#1
Hey,

I have an Audition for a Talent Show with my band tomorrow afternoon. I know we've practiced it enough, but I'm REALLY nervous, Cos I'm still pretty scared we're gonna mess up.
Its not a particularly difficult song, but I feel as though I'm under more pressure in an audition than I am on stage. Its weird, but I just do.

How can I stay focused and calm, and beat the nerves?
'The Blues is Easy to Play, but Hard to Feel'
Jimi Hendrix
#4
Focus on the beat. When I went on stage for the first time, I was nervous, but I focused on the timing of the drums. A little adrenaline is good for you. You did say it was different then on stage so you're probably not going to need this info.
#5
If you've practiced it lots and you feel absolutely comfortable with your parts you have nothing to worried about. A little bit of nerves isn't unusual, I always get nerves before any sort of performance but in the end what I've practiced comes out. Just relax into it!

Couple of tips with checking you have practiced it well enough, try playing your parts faster (using a metronome), play them all the way through without any backing, play just a section etc. The more you play with it the better you will know it! Good luck, hope it goes well!

ps. smiling never hurts.
#6
Instead of thinking about all the ways you could mess up, think about all the work that you put into the song, and then think about making sure that the panel knows how much work you put into it, and that you're going to show them how hard you've worked with your playing.
"I love music, it's not like math. In music, 2+2 can equal 5, if it's a pretty enough 5." -Samuel R. Hazo

"Alle menschen werden bruder- all men become brothers"
-Ludwig Van Beethoven, from his 9th Symphony.

-John
#7
Quote by Rock&RollStar
I'm still pretty scared we're gonna mess up.

There's your problem, you lack confidence. You need to go up there and OWN the stage, don't be scared ... think of yourself as the best musician to set foot on that stage!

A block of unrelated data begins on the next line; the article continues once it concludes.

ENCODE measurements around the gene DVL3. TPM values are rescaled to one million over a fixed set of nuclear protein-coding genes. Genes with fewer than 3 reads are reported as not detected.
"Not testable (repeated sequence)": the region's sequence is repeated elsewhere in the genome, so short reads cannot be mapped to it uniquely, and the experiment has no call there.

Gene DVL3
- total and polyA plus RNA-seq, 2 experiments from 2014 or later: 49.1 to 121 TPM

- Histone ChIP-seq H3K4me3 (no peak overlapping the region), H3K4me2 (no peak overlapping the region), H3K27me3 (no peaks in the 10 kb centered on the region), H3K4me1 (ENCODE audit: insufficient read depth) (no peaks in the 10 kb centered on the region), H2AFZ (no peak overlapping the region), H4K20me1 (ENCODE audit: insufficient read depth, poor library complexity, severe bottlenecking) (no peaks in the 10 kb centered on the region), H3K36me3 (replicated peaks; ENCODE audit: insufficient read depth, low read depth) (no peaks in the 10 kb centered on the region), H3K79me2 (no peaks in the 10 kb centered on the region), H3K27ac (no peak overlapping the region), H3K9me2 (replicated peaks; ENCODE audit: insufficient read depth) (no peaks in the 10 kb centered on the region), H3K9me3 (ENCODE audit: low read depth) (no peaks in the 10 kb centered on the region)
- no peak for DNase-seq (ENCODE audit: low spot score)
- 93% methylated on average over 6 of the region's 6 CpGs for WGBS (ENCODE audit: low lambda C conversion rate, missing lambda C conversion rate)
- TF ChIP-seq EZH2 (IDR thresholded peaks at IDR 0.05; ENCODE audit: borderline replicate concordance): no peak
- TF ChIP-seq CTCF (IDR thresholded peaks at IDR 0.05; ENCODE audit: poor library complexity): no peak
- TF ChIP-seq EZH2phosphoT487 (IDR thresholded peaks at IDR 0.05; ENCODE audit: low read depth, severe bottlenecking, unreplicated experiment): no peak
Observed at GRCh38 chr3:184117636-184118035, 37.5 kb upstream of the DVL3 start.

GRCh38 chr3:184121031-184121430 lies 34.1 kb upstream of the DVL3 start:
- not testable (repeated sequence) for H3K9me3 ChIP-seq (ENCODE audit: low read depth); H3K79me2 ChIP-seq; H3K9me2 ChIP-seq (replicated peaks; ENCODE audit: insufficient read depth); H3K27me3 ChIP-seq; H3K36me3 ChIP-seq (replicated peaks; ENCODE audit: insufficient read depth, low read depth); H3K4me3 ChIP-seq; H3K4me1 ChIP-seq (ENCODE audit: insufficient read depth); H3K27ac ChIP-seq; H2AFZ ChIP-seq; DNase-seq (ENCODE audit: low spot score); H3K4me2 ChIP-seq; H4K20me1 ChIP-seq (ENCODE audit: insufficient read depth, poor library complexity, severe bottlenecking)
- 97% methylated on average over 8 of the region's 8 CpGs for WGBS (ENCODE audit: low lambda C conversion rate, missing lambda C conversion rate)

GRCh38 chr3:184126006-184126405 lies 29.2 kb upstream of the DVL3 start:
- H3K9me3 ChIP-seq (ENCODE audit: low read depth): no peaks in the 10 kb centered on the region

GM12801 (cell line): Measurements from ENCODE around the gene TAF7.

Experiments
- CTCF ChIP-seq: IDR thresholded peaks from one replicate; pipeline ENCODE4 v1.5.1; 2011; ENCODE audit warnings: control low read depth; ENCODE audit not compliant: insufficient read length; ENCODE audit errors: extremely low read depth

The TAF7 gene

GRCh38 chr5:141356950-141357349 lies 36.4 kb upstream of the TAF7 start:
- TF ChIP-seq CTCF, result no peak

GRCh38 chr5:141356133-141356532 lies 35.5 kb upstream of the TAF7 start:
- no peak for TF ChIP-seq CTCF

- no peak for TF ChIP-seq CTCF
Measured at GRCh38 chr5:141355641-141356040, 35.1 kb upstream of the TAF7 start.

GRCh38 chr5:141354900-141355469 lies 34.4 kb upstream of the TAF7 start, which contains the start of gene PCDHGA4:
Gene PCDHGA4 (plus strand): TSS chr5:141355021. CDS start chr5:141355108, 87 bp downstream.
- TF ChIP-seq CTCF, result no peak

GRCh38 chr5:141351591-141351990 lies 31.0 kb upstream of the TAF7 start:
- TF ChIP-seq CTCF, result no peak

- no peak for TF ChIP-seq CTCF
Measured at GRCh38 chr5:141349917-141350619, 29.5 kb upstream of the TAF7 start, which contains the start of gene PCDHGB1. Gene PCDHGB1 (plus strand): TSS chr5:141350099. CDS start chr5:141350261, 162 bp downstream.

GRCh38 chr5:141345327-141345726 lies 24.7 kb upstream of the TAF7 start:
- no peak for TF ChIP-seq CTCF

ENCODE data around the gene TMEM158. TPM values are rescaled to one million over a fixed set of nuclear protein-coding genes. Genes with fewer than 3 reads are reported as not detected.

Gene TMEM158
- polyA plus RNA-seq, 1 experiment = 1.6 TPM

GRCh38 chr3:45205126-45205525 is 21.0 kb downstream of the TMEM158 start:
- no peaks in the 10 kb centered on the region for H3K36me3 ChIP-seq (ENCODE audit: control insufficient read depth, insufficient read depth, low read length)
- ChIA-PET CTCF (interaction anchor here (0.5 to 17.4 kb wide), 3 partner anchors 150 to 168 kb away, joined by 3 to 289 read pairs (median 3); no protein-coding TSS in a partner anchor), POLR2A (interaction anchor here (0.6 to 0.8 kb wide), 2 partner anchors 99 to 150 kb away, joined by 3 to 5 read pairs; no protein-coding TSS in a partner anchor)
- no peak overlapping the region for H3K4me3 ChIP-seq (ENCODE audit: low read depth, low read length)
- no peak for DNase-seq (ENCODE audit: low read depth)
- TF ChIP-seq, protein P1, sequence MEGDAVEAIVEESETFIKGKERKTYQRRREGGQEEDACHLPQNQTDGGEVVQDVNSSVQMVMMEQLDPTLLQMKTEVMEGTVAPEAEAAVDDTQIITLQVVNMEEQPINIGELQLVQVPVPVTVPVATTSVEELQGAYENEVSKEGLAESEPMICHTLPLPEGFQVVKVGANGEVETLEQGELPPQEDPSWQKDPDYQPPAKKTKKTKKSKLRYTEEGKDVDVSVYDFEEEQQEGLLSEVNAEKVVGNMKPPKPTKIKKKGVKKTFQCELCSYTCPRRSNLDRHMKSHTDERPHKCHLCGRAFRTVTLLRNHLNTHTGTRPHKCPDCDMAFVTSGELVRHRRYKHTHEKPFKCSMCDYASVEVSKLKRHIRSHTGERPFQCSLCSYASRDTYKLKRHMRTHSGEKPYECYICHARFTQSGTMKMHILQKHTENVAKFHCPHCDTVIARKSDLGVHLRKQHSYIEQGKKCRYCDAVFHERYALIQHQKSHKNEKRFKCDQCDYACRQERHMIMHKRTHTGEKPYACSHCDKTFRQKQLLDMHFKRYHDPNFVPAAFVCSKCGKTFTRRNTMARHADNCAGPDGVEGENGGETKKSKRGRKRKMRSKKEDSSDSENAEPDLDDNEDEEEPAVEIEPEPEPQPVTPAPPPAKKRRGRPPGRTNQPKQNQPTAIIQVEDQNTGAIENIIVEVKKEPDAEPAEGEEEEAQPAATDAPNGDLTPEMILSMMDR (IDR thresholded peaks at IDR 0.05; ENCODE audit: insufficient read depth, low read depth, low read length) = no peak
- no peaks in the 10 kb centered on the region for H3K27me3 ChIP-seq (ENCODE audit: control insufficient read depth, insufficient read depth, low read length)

#8
Quote by jslick07
Instead of thinking about all the ways you could mess up, think about all the work that you put into the song, and then think about making sure that the panel knows how much work you put into it, and that you're going to show them how hard you've worked with your playing.



This is excellent advice
Originally Posted by StewieSwan
Record him while he's playing secretly and then tell him that some other guy wants to join and he sent a recording.

When your friend says, "Man, this guys sucks", tell him, "It's you, dumbass"
#9
Prep before hand:
no caffeine / high energy output / sugary foods
lots light food, don't go eat a raost.
bring a bottle of water

For me this is really great, just without picking up my guitar. If I feel nice and healthy I tend ot play 'healthy'. If I feel like ****, I tend to shake more too.
Speaking of ****: MAKE SURE YOU EMPTY YOUR BOWELS. Needing to do a poo will seriously be BAD for you :P

there are a lot fo breathing exersises and stuff online. Personally they just stress me more. I don't want to have to concentrate on breathing, my body should be able to do that subconsciously.
#10
If you're really into that whole breathing thing/conscious relaxation thing, an exercise I do with my marching band kids is something called a "Hindu Rolldown." We do it every day at the start of rehearsal, because its great for posture and also great to shake everything out and relax you. Its up to you if you try it or not, but you'd probably wanna do it at home or somewhere relatively private before your audition. I'd strongly recommend using a metronome for this one, but if you wanna do it with your own pulse, it still works.

Goes like this:

Breathe in for 4 counts, and out for 4 counts
In 4 counts, lower your chin to your chest, isolating and relaxing the muscles in your neck
In 4 counts, drop and roll your shoulders forward, so that those muscles are completely slack and relaxed.
In 4 counts, isolate the muscles in your upper back and relax them so that you sag slightly forward
In 4 counts, isolate the muscles in your lower back so that you bend just above your waist. You should be just shy of a 90 degree angle between your torso and legs